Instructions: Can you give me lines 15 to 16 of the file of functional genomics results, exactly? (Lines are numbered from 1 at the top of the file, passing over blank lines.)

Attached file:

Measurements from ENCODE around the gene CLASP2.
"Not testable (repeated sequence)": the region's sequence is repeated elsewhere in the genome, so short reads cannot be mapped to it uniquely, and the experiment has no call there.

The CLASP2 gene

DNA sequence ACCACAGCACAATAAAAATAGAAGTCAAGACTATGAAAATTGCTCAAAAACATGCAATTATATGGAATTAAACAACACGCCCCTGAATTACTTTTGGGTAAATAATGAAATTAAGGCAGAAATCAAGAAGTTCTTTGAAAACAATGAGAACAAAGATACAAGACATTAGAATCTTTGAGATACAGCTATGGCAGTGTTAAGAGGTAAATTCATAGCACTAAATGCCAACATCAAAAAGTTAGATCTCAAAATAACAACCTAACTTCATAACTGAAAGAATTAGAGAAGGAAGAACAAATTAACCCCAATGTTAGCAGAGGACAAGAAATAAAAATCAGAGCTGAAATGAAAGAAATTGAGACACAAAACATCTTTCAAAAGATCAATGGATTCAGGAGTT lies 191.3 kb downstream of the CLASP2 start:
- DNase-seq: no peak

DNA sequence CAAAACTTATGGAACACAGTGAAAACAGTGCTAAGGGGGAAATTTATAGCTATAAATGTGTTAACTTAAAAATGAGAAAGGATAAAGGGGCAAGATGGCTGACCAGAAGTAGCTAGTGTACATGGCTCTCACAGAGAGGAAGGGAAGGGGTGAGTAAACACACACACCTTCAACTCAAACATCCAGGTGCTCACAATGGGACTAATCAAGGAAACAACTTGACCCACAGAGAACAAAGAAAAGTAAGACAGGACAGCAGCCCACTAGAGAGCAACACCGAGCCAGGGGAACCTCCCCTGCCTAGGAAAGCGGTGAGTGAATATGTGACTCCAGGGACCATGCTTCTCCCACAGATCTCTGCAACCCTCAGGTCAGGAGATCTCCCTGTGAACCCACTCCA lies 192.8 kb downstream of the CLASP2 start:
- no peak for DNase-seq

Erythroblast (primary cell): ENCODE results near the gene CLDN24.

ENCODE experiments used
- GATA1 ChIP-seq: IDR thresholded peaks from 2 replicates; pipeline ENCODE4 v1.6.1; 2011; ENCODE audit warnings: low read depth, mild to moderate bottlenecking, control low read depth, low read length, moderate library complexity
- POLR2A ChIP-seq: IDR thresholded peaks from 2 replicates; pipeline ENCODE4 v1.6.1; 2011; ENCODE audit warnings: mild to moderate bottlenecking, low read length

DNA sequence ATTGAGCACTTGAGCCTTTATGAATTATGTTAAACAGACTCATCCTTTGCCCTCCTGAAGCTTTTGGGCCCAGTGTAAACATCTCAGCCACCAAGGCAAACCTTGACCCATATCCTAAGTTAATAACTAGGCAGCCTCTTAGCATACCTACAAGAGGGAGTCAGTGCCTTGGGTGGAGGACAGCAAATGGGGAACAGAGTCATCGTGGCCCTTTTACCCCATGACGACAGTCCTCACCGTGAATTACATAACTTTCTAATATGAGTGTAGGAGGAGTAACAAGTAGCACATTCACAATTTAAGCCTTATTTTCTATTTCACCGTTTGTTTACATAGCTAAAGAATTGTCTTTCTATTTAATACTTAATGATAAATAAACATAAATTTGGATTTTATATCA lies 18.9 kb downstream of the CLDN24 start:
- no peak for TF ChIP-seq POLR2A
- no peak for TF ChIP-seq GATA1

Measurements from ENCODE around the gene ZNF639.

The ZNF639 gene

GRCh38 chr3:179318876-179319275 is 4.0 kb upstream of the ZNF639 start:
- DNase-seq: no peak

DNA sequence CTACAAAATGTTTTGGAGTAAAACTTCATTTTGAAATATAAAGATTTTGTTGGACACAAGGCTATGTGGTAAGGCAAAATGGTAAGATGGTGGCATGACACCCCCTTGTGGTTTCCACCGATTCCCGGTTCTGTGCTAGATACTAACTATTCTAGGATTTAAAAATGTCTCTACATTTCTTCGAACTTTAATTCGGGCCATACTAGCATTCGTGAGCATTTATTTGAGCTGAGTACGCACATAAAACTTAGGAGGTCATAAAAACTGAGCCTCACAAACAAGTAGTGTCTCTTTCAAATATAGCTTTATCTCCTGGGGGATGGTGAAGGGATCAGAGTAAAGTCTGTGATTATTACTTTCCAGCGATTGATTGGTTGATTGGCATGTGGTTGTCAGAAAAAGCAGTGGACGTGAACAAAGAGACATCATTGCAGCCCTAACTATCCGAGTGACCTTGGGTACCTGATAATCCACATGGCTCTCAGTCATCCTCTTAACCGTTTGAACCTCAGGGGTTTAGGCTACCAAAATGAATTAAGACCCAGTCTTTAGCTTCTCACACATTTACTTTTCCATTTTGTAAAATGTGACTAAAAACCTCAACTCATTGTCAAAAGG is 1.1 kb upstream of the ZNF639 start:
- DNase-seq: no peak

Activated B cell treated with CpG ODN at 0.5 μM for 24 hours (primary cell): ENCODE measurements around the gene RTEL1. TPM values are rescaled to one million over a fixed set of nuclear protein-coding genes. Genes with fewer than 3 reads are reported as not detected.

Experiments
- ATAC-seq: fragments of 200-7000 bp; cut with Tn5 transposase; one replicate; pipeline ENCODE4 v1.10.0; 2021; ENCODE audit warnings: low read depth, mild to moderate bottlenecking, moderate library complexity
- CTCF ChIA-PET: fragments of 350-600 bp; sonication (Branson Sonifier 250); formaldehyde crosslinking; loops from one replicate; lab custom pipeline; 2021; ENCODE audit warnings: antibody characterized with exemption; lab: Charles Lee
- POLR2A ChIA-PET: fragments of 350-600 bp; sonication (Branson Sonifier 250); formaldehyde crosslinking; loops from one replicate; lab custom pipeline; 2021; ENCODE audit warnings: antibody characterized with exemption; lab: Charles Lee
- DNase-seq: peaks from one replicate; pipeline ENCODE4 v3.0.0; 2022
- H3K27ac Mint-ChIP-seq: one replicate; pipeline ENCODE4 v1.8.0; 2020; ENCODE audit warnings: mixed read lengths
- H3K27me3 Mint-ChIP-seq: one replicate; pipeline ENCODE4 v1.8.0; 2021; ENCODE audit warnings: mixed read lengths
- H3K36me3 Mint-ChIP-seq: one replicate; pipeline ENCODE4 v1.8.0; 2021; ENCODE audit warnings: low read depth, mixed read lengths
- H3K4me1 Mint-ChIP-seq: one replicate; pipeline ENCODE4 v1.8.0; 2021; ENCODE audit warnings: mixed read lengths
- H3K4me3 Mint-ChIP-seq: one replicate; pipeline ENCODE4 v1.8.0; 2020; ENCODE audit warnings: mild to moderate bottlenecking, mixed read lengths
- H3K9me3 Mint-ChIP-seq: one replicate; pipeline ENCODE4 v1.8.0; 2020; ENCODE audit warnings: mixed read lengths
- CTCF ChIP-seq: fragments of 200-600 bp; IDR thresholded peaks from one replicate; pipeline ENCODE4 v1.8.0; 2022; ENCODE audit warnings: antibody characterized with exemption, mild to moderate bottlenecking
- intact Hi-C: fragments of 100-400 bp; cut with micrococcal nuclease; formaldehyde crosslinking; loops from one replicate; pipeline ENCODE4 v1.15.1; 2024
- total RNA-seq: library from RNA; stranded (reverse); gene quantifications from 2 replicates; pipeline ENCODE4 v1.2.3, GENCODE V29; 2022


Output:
Measurements from ENCODE around the gene ZNF639.

The ZNF639 gene